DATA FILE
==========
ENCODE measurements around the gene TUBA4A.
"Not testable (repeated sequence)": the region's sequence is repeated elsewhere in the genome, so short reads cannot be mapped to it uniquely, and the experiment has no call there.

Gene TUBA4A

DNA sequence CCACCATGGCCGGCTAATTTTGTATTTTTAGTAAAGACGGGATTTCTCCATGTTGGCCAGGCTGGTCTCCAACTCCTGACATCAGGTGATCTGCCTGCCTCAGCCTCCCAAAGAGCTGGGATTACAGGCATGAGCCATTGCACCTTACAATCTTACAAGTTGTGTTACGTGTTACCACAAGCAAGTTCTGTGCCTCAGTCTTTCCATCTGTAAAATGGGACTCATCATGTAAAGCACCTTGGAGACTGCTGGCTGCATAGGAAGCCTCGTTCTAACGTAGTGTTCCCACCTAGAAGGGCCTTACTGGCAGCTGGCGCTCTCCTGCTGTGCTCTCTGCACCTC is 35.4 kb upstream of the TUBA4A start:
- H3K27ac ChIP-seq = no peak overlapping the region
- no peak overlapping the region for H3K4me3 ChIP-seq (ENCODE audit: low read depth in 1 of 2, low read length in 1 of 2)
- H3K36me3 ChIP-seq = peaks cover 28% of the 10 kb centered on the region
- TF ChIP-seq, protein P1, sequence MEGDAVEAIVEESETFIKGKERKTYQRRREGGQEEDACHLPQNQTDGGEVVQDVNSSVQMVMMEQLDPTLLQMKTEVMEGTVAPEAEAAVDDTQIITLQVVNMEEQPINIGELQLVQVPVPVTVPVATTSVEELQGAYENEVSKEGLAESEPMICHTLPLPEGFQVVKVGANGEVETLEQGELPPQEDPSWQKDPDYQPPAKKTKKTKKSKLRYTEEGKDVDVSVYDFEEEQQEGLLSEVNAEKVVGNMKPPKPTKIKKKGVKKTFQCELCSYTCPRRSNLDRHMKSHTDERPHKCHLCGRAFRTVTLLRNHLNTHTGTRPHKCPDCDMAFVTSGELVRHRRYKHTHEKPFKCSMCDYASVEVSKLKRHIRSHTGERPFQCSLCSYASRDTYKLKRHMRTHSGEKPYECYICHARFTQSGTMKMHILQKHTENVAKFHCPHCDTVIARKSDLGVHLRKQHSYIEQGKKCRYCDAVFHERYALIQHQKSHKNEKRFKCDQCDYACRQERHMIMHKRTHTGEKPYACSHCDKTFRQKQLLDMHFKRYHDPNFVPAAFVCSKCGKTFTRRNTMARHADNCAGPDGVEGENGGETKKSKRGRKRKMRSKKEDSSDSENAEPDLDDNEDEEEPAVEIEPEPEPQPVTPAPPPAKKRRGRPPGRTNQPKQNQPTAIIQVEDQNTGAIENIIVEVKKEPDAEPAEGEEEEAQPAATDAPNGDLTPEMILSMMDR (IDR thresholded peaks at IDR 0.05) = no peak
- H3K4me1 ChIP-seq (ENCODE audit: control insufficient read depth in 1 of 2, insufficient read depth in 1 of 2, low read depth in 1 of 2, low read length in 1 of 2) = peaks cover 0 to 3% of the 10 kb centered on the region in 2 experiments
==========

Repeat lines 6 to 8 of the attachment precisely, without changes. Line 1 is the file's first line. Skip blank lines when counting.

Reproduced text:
- no peak overlapping the region for H3K4me3 ChIP-seq (ENCODE audit: low read depth in 1 of 2, low read length in 1 of 2)
- H3K36me3 ChIP-seq = peaks cover 28% of the 10 kb centered on the region
- TF ChIP-seq, protein P1, sequence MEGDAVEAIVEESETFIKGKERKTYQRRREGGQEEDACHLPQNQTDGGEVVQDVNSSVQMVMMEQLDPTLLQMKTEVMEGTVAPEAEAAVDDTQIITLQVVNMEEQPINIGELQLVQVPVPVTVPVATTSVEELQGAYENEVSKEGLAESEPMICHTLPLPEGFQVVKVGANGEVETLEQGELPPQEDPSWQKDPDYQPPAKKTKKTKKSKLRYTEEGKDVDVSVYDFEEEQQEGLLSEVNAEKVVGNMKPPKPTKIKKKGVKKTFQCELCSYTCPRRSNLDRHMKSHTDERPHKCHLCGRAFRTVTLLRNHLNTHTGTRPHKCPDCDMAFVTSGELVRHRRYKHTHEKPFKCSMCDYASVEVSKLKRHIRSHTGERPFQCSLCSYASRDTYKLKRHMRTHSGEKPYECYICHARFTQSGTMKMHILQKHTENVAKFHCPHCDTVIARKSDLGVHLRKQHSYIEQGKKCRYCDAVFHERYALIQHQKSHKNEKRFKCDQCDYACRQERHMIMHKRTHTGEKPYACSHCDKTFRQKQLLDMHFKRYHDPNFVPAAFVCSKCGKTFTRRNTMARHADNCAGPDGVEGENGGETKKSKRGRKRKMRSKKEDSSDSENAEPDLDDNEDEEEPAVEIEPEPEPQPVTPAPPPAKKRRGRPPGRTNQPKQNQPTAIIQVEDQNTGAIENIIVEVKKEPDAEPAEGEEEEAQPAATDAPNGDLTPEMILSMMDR (IDR thresholded peaks at IDR 0.05) = no peak